- »Gateway Receives London OK Amidst Job Cut Backlash
Gateway Receives London OK Amidst Job Cut Backlash
It is a bittersweet time for Gateway Casinos and Entertainment in Canada. On one hand, the company can celebrate its approval to build its $75 million casino project in South London, Ontario. The Starlight Casino has been in the works since 2017 but faced roadblocks until this week.
On the other hand, Gateway recently laid off dozens of employees. Backlash has increased, not only from casinos hardest hit, like Casino Rama, but from Unifor, Canada’s largest gaming and private sector union.
Gateway Casinos and Entertainment Changes Plans
For several years, Gateway Casinos and Entertainment had been pushing for the building of a casino project in the area. It started with a $140 million hotel and casino complex originally slated for the Western Fair District.
Land negotiations continued to run into immovable obstacles, so Gateway recently redesigned its entire plan into a proposal for Wonderland Road in South London. The area was called the “apex of the busiest trade corridor on the planet” by a member of the London Chamber of Commerce.
Starlight Casino would apparently cost $75 million to build and employ 700 people. The 9,290-square meter location would include restaurants, bars, and a casino with 900 slot machines and 40 table games.
City Council Concerns Turn to Support
Just a few weeks ago, the London City Council was unsure if it would approve the Gateway project.
London Mayor Ed Holder wanted the vote conducted quickly so as not to lose out on the opportunity for the casino. However, some felt the proposal and scheduled vote was rushed. Others, meanwhile, maintained more serious concerns that needed to be addressed.
Councilwoman Anna Hopkins wanted answers to specific questions. She wanted to know what would happen to the Western Fair District if the casino there closed and relocated. She inquired about the implications of changing the Southwest Area Plan. And she believed that the residents in surrounding areas were not informed enough about the project.
First Nations also expressed concerns about the new project’s proximity to three indigenous reserves. Those communities had real worries about human trafficking and other potential social impacts.
Despite those concerns, however, Holder pushed for a vote this week and received a favourable one. The City Council voted 9-to-4 to allow the project to go forward. However, there was also an 11-to-2 vote to coordinate further with First Nations communities.
One of the First Nations, Oneida Nation on the Thames, had specific concerns. Chief Jessica Hill told the City Council of its “competing interests with all future development.” She also added:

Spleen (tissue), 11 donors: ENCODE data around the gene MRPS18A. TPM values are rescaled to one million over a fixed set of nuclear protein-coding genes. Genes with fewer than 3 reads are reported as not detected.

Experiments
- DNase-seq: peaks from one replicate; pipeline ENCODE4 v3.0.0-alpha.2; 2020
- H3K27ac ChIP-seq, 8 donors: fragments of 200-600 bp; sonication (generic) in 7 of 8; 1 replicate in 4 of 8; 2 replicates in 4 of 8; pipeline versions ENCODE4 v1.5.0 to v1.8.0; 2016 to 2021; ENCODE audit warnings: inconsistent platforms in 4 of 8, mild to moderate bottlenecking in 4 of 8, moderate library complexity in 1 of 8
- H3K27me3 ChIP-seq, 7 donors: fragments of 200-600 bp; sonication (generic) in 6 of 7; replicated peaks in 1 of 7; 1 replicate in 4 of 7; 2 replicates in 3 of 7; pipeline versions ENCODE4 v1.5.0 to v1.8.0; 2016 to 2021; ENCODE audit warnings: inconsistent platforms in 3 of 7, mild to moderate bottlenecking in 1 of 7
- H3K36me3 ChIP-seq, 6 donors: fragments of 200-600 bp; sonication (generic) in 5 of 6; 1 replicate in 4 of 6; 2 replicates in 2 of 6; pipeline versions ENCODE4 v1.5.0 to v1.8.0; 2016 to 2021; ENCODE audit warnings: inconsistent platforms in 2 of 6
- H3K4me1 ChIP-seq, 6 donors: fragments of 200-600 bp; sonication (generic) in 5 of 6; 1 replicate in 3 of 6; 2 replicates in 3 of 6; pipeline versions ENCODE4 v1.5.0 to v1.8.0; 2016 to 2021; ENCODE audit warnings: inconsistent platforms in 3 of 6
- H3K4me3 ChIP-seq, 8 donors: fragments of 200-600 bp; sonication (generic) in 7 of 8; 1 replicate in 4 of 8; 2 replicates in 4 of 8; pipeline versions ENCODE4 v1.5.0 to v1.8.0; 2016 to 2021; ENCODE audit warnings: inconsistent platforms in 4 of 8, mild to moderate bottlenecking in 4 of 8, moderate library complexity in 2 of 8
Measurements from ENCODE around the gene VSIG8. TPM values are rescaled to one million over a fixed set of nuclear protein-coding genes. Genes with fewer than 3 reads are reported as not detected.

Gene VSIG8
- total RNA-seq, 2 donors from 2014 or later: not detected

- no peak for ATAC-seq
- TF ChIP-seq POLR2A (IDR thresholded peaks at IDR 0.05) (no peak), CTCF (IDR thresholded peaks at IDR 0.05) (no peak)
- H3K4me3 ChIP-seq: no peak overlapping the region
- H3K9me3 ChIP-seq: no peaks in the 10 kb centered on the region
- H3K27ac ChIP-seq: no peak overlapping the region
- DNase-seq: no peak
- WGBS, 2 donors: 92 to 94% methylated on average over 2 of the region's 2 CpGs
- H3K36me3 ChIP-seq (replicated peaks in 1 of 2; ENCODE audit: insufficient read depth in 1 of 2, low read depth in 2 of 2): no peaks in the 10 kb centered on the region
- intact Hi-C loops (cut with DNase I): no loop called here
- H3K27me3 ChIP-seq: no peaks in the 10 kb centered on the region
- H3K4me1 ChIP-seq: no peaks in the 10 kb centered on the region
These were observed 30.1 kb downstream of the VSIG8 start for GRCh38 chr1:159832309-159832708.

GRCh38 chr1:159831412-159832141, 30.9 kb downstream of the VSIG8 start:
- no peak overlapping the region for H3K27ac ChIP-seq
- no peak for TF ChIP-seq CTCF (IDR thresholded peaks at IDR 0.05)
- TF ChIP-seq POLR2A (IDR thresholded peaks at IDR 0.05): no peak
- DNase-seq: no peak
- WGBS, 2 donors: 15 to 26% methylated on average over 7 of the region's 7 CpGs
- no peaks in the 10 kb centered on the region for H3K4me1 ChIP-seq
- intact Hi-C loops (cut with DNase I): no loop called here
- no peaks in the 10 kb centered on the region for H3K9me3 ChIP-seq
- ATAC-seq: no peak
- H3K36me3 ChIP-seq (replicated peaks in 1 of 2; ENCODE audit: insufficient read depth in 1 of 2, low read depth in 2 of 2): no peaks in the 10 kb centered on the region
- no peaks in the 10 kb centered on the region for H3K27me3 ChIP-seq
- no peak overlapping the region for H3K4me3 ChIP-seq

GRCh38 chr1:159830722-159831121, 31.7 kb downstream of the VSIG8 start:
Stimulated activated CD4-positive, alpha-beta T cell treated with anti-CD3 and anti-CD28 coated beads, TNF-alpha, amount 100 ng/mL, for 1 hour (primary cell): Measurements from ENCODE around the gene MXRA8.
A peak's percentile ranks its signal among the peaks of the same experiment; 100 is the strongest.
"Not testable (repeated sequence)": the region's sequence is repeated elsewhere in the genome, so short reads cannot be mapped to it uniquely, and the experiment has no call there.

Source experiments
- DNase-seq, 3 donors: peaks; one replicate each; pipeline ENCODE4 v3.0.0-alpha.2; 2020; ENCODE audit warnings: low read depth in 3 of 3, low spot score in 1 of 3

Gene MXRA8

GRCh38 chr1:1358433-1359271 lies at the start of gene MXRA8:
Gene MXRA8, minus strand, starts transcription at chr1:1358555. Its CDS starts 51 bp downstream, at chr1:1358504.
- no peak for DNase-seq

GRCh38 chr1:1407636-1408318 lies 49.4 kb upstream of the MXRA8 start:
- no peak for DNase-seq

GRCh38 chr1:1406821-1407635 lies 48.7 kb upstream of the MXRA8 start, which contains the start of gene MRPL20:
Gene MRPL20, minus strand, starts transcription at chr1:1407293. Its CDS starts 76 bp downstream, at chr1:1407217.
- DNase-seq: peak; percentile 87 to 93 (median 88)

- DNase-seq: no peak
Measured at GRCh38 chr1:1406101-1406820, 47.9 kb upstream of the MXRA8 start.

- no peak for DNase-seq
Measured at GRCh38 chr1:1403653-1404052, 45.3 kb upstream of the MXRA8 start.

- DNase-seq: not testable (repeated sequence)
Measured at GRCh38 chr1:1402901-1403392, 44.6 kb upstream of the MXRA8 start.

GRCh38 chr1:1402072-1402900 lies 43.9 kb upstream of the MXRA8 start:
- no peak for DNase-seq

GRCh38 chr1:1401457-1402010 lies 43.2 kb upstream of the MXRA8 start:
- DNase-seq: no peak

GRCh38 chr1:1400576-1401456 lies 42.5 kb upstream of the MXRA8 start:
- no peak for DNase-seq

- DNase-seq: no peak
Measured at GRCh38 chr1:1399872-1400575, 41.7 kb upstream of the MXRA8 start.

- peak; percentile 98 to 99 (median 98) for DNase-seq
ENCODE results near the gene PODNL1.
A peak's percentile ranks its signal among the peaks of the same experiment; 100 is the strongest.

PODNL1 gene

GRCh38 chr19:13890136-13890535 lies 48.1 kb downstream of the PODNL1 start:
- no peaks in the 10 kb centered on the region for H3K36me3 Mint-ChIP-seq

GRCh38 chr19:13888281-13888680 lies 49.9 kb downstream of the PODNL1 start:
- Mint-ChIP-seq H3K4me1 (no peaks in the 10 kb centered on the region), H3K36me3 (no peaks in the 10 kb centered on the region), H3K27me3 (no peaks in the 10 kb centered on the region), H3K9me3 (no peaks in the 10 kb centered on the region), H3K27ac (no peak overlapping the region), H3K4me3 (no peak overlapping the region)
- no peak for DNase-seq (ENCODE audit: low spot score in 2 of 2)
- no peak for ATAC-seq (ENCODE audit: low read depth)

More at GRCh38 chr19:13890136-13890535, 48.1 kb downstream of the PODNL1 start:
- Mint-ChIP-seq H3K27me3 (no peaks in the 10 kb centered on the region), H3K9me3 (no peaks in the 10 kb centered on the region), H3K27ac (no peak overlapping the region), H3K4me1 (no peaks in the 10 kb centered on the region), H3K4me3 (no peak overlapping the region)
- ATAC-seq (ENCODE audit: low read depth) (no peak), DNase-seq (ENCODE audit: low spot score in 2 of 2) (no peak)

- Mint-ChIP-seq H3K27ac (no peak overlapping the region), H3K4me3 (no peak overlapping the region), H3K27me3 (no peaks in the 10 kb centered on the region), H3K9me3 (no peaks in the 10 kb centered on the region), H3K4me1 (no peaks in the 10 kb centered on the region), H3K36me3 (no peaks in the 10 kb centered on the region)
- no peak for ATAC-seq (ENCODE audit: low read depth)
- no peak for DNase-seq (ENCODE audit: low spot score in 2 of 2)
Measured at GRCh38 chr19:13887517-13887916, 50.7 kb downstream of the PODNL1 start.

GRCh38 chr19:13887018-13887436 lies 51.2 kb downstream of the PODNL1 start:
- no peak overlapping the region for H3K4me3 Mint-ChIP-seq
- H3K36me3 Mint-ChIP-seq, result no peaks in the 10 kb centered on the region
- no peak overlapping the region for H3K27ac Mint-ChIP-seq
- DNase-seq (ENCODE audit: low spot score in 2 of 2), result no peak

“We heard the mayor say that it was inappropriate and unnecessary to consult with us. That was one of the disheartening things I heard from the city.”
Gateway Faces B.C. Backlash
Meanwhile, in British Columbia, Gateway is facing opposition of a different sort.
Recently, the company laid off 65 full-time and five part-time employees at Casino Rama. Not only was that a problem in itself, but Gateway had committed to no layoffs during the first year of operation and did this on the first day after that year was over.
Unifor President Jerry Dias called out the company for its move. He asserted that Gateway replaced those laid-off employees with “precarious” employment situations. He accused Gateway of benefiting from the privatization of Ontario and BC casinos.
Further, Unifor is angry at the Ontario Lottery and Gaming Corporation (OLG) for its partnerships with Gateway. Specifically, in the form of the 2018 deal that put Gateway in charge of the Central Gaming Bundle. That deal included Casino Rama, as well as Georgian Downs and a new project in Wasaga Beach, on top of previously-awarded deals for the North and Southwest Gaming Bundles.
Dias accused Gateway of taking advantage of the deals and the industry but now showing its true colours with the job cuts.
Gateway, however, said the layoffs would increase efficiency. Some layoffs were due to new technology reducing the need for as many employees. Others, he said, were due to people leaving via voluntary exit programs or chosing staff reassignments.
Unifor contests that reasoning, per Dias’ statement: “We do not accept the employer’s attempts to reduce the bargaining unit membership and will therefore take immediate action.”
There is a meeting between union officials and Gateway Casinos management set for August 6 to address recent employment decisions and the union’s concerns.